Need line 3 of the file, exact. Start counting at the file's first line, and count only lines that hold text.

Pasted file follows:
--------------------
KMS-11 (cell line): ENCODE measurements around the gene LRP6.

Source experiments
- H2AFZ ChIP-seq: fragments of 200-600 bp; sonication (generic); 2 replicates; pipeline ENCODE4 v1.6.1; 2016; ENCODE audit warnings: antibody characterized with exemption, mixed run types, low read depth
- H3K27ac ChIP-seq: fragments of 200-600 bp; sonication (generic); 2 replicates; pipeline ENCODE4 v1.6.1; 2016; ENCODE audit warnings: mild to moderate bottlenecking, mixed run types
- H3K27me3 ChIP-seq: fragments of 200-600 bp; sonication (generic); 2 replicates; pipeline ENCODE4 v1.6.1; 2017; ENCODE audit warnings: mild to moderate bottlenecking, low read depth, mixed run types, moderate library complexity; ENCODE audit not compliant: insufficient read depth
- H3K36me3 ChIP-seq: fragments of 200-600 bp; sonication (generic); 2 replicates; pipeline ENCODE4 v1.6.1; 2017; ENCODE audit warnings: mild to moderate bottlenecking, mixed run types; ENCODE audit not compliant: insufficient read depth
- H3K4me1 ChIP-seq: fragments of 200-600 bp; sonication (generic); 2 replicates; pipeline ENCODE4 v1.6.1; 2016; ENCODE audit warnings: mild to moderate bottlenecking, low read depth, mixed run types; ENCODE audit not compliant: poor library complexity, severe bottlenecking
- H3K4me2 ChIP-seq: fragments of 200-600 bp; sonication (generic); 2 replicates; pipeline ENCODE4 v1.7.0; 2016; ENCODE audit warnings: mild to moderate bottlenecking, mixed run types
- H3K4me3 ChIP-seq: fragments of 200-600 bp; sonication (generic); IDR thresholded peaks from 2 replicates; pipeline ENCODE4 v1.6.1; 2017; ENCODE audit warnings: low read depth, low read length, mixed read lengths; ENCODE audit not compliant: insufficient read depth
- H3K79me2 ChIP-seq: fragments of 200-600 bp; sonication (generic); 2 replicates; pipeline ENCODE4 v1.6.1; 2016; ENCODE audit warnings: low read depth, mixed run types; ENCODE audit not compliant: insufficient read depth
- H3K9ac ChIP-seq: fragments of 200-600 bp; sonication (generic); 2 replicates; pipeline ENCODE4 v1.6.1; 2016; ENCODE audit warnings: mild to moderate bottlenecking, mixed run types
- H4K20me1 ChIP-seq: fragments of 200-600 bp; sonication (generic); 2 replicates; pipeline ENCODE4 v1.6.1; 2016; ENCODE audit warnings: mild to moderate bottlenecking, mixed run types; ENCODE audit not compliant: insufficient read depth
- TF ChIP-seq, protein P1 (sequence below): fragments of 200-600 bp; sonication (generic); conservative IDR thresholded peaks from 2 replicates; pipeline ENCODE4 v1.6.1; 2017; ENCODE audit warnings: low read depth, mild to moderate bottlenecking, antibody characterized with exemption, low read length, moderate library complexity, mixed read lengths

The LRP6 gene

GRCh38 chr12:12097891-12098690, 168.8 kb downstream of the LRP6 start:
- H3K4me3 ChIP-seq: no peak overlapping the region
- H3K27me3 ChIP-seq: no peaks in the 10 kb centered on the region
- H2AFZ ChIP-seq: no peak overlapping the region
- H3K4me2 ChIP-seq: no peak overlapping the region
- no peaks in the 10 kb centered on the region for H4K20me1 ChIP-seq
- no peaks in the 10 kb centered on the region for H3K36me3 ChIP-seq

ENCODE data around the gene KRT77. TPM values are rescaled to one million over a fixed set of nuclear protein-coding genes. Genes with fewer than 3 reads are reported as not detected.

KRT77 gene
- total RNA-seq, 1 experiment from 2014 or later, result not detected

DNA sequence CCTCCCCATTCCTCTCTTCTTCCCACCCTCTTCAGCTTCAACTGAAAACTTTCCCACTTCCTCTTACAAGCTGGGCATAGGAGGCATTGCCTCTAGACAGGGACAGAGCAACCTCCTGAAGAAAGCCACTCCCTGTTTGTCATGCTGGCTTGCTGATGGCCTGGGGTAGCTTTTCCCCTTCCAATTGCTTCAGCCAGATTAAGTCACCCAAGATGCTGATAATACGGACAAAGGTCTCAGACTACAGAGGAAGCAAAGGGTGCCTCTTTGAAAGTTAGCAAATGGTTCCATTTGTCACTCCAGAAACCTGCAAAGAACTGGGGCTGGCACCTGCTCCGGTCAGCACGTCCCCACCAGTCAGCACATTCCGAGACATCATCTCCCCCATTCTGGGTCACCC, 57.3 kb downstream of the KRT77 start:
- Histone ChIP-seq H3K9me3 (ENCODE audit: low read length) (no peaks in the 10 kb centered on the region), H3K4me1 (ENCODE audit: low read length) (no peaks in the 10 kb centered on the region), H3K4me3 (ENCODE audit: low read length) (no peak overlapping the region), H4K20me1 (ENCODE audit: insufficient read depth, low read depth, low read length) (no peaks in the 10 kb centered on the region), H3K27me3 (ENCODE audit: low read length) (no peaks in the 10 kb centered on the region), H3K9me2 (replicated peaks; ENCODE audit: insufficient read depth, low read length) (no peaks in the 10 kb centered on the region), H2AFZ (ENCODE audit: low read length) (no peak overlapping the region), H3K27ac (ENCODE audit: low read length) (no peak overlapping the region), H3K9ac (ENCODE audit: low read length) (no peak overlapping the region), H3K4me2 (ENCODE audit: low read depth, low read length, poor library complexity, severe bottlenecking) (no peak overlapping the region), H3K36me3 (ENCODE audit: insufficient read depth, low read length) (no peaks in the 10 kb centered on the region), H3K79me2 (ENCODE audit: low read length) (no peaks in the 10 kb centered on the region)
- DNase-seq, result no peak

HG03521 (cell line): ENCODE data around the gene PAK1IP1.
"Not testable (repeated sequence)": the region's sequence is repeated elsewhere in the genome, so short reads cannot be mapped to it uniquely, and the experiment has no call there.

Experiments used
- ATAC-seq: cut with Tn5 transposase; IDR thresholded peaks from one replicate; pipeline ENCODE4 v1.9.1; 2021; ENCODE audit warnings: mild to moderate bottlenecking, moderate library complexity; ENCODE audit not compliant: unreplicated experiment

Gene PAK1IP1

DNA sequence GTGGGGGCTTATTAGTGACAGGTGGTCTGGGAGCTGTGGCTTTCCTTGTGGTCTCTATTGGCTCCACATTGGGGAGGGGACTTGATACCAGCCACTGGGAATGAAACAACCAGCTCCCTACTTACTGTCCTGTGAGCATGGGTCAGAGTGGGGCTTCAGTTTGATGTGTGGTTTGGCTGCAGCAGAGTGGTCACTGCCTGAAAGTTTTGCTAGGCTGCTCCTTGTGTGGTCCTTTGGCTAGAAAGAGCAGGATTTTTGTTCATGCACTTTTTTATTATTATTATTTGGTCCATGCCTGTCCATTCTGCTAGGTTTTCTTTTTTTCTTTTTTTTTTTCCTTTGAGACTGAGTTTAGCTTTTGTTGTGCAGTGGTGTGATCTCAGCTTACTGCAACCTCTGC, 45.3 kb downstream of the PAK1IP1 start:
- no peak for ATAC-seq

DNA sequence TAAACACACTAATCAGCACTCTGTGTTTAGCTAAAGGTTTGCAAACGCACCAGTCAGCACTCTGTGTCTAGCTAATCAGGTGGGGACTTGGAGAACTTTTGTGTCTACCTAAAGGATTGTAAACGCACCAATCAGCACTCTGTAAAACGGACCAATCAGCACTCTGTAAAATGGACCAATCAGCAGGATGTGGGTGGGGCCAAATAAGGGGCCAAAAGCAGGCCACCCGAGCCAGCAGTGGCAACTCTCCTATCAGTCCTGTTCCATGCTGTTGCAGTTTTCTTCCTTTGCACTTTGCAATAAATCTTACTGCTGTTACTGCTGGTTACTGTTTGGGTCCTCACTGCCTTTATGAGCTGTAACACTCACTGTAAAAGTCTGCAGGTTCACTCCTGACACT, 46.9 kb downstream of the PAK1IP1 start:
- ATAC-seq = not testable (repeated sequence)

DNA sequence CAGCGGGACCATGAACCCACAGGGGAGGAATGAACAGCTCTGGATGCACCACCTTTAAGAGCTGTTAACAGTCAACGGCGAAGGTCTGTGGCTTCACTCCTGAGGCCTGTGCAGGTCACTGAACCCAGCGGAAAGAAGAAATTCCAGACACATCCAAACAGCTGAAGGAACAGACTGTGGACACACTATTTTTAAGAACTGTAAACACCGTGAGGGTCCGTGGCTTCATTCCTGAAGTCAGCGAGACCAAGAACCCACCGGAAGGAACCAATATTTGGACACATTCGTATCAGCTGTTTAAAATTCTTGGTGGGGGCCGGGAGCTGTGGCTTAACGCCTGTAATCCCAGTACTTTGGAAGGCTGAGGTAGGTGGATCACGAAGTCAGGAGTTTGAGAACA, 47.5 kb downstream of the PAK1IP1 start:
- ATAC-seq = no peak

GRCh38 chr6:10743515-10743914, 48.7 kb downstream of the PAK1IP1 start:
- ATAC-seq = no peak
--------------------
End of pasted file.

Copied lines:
- H2AFZ ChIP-seq: fragments of 200-600 bp; sonication (generic); 2 replicates; pipeline ENCODE4 v1.6.1; 2016; ENCODE audit warnings: antibody characterized with exemption, mixed run types, low read depth